This is the final of three Soaring to Glory analyses on the non-Boston College participants in the Frozen Four. Today’s subject is Union, a potential national championship foe. See: Minnesota and Ferris State
There is one more non-Boston College entry in the 2012 Frozen Four, and this one makes its home much closer to Boston than the previous two. From Schenectady, New York, just a short highway drive outside the capital of Albany and about an hour and a half from STG Headquarters, I give you the Union Dutchmen.
Union are not only the champions of the ECAC, but of the East Region in this year’s NCAA Tournament. To get this far, the Dutchmen knocked out Michigan State and BC’s Hockey East compadres UMass-Lowell. On Thursday afternoon, they will face Ferris State, who are also in the Frozen Four for the first time ever (note: Union, while a member of Division III, made some deep tournament runs, but never before in Division I).
The most productive players for Union this season in terms of points are junior Jeremy Welsh and senior Kelly Zajac. Welsh has 43 points while Zajac has 42, but Welsh has 27 goals and Zajac has only eight. Those 34 assists have Zajac essentially in the top five nationally, while Welsh’s 27 goals are good for fourth-best in Division I. The Dutchmen have also gotten results from sophomore Daniel Carr, cracking the top thirty with 19 goals so far this year. Welsh, Carr, and junior Wayne Simpson have all scored nine power play goals each this season.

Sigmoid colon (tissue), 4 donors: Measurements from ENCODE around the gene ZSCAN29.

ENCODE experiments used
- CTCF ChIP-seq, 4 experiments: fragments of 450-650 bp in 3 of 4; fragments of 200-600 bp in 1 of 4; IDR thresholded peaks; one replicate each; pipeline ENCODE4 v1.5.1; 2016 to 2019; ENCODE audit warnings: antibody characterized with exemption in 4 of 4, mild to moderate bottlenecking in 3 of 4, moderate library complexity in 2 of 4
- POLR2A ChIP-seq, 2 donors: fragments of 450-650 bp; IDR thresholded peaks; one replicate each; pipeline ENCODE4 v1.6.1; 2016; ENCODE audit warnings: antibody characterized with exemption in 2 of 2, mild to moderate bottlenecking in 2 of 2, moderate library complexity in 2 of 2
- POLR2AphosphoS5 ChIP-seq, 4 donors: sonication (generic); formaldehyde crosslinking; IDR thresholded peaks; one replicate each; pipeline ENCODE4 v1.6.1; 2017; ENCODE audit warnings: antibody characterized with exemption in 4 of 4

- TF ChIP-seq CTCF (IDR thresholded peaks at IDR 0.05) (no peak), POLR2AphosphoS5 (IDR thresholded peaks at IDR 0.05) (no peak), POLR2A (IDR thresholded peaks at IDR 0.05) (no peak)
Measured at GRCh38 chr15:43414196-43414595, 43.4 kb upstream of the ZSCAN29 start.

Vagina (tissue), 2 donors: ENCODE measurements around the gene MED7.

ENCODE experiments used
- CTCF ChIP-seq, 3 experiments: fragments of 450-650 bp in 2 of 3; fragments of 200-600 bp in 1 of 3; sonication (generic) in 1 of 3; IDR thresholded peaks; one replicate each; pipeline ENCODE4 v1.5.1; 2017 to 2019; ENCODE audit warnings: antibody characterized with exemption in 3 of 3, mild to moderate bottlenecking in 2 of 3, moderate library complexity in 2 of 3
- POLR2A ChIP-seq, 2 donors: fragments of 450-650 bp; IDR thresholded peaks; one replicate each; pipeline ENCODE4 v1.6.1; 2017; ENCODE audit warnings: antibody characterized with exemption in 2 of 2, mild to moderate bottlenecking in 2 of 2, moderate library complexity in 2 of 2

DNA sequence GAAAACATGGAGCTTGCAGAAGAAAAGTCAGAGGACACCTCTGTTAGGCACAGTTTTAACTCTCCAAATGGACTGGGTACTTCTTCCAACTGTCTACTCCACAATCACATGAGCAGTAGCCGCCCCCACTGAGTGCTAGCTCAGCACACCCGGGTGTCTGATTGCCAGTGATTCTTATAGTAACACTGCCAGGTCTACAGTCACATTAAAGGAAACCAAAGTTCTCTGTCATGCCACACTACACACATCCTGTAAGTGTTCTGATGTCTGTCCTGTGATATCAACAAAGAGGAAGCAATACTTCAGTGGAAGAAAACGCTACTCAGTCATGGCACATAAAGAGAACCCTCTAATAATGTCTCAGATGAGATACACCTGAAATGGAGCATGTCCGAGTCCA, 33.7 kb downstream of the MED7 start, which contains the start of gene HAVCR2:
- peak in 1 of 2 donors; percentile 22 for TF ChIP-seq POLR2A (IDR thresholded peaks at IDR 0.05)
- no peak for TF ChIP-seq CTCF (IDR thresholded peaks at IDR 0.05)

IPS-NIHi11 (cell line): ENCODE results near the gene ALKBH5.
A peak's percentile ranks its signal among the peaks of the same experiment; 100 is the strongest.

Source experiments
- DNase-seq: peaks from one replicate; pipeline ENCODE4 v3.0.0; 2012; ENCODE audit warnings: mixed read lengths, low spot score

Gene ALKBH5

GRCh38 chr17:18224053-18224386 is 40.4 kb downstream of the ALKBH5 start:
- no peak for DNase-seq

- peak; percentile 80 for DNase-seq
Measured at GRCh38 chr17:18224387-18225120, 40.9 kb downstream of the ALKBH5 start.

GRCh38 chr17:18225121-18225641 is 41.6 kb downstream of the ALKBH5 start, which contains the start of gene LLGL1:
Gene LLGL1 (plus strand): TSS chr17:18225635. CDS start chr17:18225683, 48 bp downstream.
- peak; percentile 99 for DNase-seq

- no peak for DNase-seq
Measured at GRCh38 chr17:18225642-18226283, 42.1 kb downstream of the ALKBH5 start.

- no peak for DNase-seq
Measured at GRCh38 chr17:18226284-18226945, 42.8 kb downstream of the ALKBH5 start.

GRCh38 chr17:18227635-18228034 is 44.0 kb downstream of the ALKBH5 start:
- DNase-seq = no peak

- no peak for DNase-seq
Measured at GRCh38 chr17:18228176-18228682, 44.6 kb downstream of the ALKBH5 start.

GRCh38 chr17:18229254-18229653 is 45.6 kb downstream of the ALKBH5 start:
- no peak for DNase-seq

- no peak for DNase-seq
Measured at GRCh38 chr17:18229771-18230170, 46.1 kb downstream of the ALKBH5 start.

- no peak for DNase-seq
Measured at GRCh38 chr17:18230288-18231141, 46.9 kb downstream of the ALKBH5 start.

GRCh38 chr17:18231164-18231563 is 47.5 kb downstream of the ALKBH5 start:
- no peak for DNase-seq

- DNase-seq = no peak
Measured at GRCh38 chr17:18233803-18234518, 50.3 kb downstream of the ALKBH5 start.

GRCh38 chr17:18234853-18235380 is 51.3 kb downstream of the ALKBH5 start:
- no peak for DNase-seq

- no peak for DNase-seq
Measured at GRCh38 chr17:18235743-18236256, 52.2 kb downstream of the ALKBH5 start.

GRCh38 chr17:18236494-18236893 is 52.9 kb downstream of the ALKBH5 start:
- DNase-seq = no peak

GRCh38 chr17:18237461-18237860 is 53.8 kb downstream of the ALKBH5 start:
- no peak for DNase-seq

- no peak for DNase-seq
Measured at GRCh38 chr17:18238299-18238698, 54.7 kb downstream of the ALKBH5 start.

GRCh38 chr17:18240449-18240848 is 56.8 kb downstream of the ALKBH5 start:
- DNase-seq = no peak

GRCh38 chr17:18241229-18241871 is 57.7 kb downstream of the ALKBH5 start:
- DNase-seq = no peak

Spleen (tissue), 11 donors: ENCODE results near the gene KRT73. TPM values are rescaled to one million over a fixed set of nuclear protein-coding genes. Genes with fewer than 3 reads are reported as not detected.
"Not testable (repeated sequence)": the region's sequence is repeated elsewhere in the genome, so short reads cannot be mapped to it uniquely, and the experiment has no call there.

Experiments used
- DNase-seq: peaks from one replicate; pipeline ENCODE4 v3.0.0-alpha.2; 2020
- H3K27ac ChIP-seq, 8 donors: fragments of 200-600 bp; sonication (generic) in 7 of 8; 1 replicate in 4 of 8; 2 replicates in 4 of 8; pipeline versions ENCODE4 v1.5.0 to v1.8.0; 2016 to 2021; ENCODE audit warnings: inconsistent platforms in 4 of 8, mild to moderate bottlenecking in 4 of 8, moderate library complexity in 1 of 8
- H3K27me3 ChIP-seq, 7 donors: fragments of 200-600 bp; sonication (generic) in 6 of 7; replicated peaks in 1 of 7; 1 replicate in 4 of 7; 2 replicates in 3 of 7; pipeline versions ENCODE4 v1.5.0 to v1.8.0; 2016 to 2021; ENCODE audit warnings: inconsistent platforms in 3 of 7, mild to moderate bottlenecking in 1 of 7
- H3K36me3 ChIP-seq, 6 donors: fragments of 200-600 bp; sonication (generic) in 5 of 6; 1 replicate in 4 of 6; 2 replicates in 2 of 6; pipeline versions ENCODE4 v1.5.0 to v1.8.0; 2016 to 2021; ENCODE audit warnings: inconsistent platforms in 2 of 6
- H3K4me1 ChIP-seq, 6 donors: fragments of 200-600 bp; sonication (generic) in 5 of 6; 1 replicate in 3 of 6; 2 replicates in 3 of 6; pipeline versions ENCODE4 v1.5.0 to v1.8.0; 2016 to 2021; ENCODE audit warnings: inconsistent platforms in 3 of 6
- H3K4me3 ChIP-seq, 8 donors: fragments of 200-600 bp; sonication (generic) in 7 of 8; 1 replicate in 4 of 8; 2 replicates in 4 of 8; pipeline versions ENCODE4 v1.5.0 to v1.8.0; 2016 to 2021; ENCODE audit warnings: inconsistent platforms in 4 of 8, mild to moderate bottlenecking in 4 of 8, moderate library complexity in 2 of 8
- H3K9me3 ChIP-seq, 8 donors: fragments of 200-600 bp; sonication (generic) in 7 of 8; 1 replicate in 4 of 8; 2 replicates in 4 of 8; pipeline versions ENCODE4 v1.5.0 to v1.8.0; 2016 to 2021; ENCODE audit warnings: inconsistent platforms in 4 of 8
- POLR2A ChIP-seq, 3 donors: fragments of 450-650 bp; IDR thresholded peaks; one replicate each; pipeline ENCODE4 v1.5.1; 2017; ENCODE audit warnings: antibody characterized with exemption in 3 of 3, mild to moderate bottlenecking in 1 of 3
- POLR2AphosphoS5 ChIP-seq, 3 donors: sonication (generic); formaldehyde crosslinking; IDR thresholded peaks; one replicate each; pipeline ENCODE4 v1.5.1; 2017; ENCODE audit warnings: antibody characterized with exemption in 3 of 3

As a team, Union is cranking offensively. The Dutchmen average 3.55 goals per game, fourth-best in the nation and two spots ahead of your Boston College Eagles (though the two teams are only separated by an insignificant five-hundredths of a goal). Even more impressive, however, is how Union defends. The Dutchmen are, in fact, the top defensive team in the nation, allowing only 1.80 goals per game. Sophomore Troy Grosenick has been terrific in goal for Union this year, sticking to a 1.6419 GAA and .936 save percentage, giving him some of the best individual numbers of any goalie in the nation. To his credit, he has also put together five shutout wins over the course of the season.
On the power play and penalty kill, Union is doing just as well. With regards to their own man-advantages, Union converts 24.34% of the time, fourth-best in the nation. When the other team has the power play, the Dutchmen kill them at an 84.8% rate, tenth-best in Division I.
This is a very good Union team and they should not be discounted. Clearly, no team that has reached the Frozen Four should be dismissed, but when one examines the Dutchmen’s body of work this season, they see a complete team that has been successful in several phases of the game. If Boston College is fortunate enough to advance to the national championship game on Saturday, this may very well be the Eagles’ opponent (with all due respect to Ferris State, who are a tough team themselves).